To Vernell Wabasha, there's something missing in the markers and memorials that
recall the Dakota-U.S. War.
Battles are noted and soldiers who "gallantly resisted two formidable and
protracted assaults" are named at the Fort Ridgely monument. More recently, a
buffalo symbolizing reconciliation sits at the spot of the Mankato executions
that ended the conflict.
"They have markers all along the road about our savage Indians attacking white
people," said Wabasha, who has been married to Ernest Wabasha, a hereditary
Dakota chief, for 56 years.
What's missing, in the eyes of Vernell Wabasha and others, is a memorial
remembering the 38 men who died together at 10 a.m. on Friday, Dec. 26, 1862.
So they've set about designing one.
"These men fought for the Dakota way of life, trying to hang onto something, to
hang onto this land for the future generations of their children and
grandchildren," she told The Free Press.
The planned monument, designed by Martin and Linda Bernard of Winona, lists the
38 names on a 10-by-4-foot scroll.
While the focus of the memorial are the 38, there is also a distinct message of
The phrase "forgive everyone everything" circles the monument, planned to be 20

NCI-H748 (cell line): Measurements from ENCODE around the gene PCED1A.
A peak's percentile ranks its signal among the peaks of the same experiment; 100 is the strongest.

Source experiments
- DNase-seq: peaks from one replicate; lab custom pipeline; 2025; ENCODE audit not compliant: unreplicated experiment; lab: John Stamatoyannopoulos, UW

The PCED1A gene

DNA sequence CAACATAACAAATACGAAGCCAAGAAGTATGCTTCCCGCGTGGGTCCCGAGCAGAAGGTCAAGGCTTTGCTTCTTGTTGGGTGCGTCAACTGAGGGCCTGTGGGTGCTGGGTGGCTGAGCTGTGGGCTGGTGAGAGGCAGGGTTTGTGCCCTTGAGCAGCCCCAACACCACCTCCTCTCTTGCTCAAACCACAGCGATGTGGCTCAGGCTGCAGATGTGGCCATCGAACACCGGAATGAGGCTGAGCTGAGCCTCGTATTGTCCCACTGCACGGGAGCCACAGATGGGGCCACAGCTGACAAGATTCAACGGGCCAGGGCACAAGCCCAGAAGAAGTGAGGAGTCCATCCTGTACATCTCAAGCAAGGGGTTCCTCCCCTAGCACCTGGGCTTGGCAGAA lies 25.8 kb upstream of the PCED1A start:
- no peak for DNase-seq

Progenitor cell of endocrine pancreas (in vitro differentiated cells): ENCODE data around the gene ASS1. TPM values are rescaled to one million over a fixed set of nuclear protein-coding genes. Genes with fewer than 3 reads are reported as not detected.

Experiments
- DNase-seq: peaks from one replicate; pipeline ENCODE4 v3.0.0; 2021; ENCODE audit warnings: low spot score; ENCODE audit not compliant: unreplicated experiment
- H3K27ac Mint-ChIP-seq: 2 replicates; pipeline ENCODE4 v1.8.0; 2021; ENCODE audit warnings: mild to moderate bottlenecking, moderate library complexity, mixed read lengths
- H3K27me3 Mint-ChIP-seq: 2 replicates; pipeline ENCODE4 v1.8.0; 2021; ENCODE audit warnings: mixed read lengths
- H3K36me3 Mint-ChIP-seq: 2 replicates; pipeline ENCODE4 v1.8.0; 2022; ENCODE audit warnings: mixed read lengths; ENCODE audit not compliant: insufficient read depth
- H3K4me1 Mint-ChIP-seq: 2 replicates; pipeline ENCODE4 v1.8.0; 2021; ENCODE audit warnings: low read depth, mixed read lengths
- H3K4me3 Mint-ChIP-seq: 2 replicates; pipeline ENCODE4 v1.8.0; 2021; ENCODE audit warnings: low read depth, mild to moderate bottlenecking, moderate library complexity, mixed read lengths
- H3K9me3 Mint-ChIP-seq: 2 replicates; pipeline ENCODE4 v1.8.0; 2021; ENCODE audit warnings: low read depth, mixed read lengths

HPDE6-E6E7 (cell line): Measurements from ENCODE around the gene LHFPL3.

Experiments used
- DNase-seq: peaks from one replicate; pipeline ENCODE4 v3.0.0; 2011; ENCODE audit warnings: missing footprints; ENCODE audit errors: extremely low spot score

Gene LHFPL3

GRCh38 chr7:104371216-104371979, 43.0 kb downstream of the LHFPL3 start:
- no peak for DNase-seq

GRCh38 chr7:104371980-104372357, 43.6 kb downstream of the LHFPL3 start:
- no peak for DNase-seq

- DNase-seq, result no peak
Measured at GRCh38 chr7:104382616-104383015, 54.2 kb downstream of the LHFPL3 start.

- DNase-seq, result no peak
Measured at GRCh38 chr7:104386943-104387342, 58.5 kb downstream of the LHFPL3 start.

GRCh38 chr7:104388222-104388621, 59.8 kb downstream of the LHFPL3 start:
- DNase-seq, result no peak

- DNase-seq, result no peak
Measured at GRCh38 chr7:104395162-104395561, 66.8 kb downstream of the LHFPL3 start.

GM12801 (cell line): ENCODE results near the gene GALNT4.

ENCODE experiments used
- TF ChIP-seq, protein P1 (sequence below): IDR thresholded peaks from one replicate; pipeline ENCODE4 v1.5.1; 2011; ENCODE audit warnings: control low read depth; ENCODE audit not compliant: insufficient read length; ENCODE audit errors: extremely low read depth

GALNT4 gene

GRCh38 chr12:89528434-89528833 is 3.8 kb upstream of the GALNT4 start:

feet in diameter.
The effort to build the memorial has been led by Wabasha, whose husband is the
6th of his name. The 3rd Wabasha, Goodthunder, was chief at the time of the
Vernell Wabasha told the Bernards of her concept, and they created designs. The
project has been especially meaningful to Martin Bernard, who is a Dakota.
Because the rest of the Dakota were marched off to Fort Snelling after the
executions, and the bodies taken by doctors, there were no funerals, Bernard
"In actuality, I don't think there's ever been a ceremony to honor them, for
the Dakota people to grieve for them," he said.
"We want to give them a name ... They weren't savages like they've been
depicted for so long," Bernard said.
The names on the scroll, made of fiberglass crafted to look like leather, will
Dakota believe the spirits of the dead rise from their body on the 4th day, and
travel south, he said.
The design shows the scroll surrounded by multicolored tombstone-shaped
figures, though they symbolize the living, the people of the world looking at
the monument, and the names.
On the other scroll appears a poem about the hangings by the state's former
human rights commissioner, Conrad Balfour, who died in 2008. The 20-line poem
draws a parallel between the Dec. 26 hangings and Christmas:
"The day before the countryside had mourned the death of Christ the Jew
"Then went to bed to rise again to crucify the captured Sioux"
The memorial is estimated to cost between $55,000 and $75,000. It would be
placed near the buffalo statue in Reconciliation Park, probably to either the
north or south. The Mankato City Council has given its permission, informally,
to place the memorial on city land.
The next task is fundraising, and they plan to mail letters to 17 tribes, Linda
Bernard said. There is not as of now a place to donate but that should change
They hope to get it finished by September, in time for the Mankato wacipi
(source: Associated Press)